Talk the Talk

The master was affectionately given the nickname Pak Mei meaning White Eyebrows because of his aged facial features. His real name appears to have been lost to time though it may have been Chu Long Tuyen.

The system of kung fu that he taught would adopt his nickname when his only student, Gwong Wai, renamed it to honour his master.

The style was originally called Ngor Mei Siu Lam, which is Cantonese and translates to the Mandarin term, Emei Mountain (Ngor Mei) Shaolin (Siu Lam).

Walk the Walk

Today, a version of the art of Pak Mei is widely taught after being re-developed and made more accessible to the modern martial artist in the early 1900's by Cheung Lai Chuen (pictured below) and popularised in Hong Kong.

However the sheer level of ruthlessness in the style means that in its truest and oldest form, it is still a restricted art, usually being taught and learned by a select elite of kung fu experts.

Pak Mei – A Kung Fu Legend

Pak Mei (also known as Bak Mei, Pak Mee, and Pai Mai) is believed to be one of the Five Elders of the Shaolin who survived a fire that destroyed the main temple at Henan and the subsequent slaughter of the monks that lived there.

The attack was carried out in 1647 at the hands of the newly emerged Ching (Qing) Dynasty (1644–1911) and led to the emergence of a number of new styles of kung fu, including the one developed and named after the legendary Pak Mei.

Sources for the Legend of Pak Mei

Early sources on Pak Mei and his fellow elders are scarce so oral history and a novel called Wan Nian Qing from the late Ching Dynasty period have to be relied upon when learning about the master.

The book is the only contemporary text that gives details on the Shaolin from the period and is thought to combine real people, places and events with fictional ones. This leads some scholars to doubt the validity of the story of the Five Elders and question whether they even existed.

However, when combined with the oral tradition and the fighting styles that were passed down the generations, it seems likely that there is at least some kernel of truth behind the kung fu legend of Pak Mei and his associates.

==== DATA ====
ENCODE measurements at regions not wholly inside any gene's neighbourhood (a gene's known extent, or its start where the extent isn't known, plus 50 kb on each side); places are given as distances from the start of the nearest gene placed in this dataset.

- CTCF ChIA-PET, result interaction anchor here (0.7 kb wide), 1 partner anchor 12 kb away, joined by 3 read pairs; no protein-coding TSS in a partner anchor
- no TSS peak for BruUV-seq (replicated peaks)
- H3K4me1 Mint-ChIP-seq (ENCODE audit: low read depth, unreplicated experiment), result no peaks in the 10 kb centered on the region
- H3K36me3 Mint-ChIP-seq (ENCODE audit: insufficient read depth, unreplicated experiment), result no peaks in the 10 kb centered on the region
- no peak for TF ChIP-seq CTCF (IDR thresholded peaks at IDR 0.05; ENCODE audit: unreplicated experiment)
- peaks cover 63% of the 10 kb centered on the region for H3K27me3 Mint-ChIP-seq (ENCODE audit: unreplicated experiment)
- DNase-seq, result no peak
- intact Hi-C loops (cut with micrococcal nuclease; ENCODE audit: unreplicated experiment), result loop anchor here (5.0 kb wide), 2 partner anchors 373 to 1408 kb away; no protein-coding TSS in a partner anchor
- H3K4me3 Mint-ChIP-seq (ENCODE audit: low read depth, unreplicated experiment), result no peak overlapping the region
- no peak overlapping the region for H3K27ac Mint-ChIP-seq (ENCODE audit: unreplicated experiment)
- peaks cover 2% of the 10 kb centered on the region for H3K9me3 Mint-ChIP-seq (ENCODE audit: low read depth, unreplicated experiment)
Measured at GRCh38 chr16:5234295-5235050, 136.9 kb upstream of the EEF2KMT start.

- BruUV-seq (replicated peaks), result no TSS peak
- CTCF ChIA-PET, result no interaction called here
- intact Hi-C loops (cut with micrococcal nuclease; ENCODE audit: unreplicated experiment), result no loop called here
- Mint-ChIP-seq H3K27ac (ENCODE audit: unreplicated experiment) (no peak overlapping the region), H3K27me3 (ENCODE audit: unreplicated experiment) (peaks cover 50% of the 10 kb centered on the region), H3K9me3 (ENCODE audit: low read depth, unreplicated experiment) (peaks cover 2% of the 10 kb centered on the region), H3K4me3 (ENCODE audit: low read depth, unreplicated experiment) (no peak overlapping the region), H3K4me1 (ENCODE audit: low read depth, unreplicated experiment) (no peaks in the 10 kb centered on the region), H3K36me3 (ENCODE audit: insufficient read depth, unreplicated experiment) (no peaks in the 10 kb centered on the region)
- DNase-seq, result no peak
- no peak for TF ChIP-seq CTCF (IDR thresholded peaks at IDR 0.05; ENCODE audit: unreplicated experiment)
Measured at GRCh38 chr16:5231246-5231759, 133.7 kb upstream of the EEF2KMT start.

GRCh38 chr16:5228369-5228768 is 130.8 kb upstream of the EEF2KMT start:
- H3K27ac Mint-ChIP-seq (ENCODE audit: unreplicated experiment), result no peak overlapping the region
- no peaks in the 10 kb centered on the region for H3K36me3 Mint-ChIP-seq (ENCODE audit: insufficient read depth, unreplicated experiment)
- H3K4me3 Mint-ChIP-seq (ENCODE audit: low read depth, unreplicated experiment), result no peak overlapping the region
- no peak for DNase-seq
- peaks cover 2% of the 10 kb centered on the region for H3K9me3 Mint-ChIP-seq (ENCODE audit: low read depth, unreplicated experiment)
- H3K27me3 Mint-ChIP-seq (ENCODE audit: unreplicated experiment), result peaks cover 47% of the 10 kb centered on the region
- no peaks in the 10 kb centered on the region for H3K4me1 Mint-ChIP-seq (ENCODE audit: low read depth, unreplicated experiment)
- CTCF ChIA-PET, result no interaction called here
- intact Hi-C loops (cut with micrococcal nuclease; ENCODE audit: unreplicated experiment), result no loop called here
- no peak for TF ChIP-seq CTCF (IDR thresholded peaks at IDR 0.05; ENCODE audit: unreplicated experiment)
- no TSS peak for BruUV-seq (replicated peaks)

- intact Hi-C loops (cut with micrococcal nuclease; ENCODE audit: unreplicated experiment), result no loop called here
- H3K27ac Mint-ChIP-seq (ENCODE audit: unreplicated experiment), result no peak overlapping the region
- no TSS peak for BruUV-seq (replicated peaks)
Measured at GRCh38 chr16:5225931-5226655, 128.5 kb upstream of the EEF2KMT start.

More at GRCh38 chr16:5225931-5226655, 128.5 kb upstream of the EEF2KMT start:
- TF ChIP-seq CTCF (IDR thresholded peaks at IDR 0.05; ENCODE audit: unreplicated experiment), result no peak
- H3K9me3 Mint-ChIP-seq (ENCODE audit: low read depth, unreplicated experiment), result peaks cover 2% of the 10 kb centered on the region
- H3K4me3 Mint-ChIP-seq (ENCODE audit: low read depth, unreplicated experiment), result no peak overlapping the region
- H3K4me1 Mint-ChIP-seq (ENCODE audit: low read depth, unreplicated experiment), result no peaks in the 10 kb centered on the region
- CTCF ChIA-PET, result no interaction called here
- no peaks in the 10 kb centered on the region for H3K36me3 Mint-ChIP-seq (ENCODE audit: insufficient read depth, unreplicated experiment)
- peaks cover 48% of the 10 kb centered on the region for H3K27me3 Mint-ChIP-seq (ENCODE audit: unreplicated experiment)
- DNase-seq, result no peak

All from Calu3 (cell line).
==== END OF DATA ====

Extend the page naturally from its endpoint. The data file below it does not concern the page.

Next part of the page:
His involvement in the burning of the Shaolin Temple is set in controversy. Some stories have it that he was a traitor to the previous leaders, the Ming, and worked for the conquering Ching Emperor that was responsible for the burning of the temple which had become a hub of resistance against them.

Others maintain however that he was actually working as a spy, aiding the Shaolin and Ming Rebellion. If he was a double agent, there are also conflicting accounts on Pak Mei’s involvement in the resistance movement after the escape of the Five Elders.

Some say he lost faith in the cause and quit it while others believe that he was instrumental in the forming of the Heaven and Earth Society, a secret organisation that would continue the struggle to restore the Ming Dynasty for generations to come.

What is Pak Mei Kung Fu?

The overall fighting style of Pak Mei is one of explosive power, strongly influenced by the ferociousness of the tiger combined with the sharpness of the leopard; it also incorporates some elements of the Shaolin Snake, Crain and Dragon styles.

Weapons are utilised by exponents of Pak Mei kung fu extensively, the most important of which are; 

  • The Staff (Gwun) – A heavy cone shaped pole 
  • The Broadsword (Dan Dao) – Literally meaning Single Knife, this weapon is the Chinese equivalent of a sabre 
  • The Tiger Fork (Dai Pa) – A three pronged weapon traditionally used to hunt tigers 
  • The Bench (Dang) – A wooden bench 
  • Butterfly Swords (Wu Dip Seung Dao) – A pair of single edged knives with short blades 
As with many styles from Southern China, the art of Pak Mei kung fu utilises four essential principles; Floating (fou), Sinking (chum), Swallowing (tun)  and Spitting (tou). More uniquely, it also utilises the effects of six sources of power; Teeth (Ngaa), Neck (But), Shoulder (Gin), Hands (Sau), Waist (Jiu) and Feet (Goek).

It also emphasises deadly close range hand strikes, in particular with Phoenix-Eye Fist, (an attack with an extended knuckle) and the moves often focus on trapping the attack of the opponent while simultaneously striking. Joint locks are also commonly used, as are Tiger Claw and Southern Eagle Claw which, as the names suggest, involve using the hands as claws.

The Lineage of Pak Mei Kung Fu

According to kung fu legend, at some point after his escape from the burning temple, Pak Mei is said to have gone to Mount Emei, where he taught his style to the Chan (Zen) master Gwong Wai who then passed it on to Juk Faat Wan.

For generations, the style was kept a secret, being passed down a small number of family lineages until it was eventually revealed to the world in the 19th century by three masters; Pak Ree Wong, So Qyin Chaun and Lee Fat Chan, who allowed Pak Mei kung fu to begin to spread around Chinese villages and bordering territories such as Vietnam. 

Further Reading

Chung, A. [Internet]. 2012. Pak Mei Kung Fu.  Chung’s Kung Fu Academy. Available from: [Accessed November 21, 2013].

History of Pak Mei Wu Chi Yun. [Internet]. 2012. The Ma Fang Fa Kung Fu School. Available from: [Accessed November 21, 2013].

Hung Kuen. [Internet]. 2010. The Taiping Institute. Available from: [Accessed November 21, 2013].

Origins of Pak Mei Kung Fu. [Internet]. 2013. Man Fong Pak Mei Martial Arts Association. Available from: [Accessed November 21, 2013].

Pak Mei - White Eyebrow Kung Fu. [Internet]. 2013.  Available from: [Accessed November 21, 2013].

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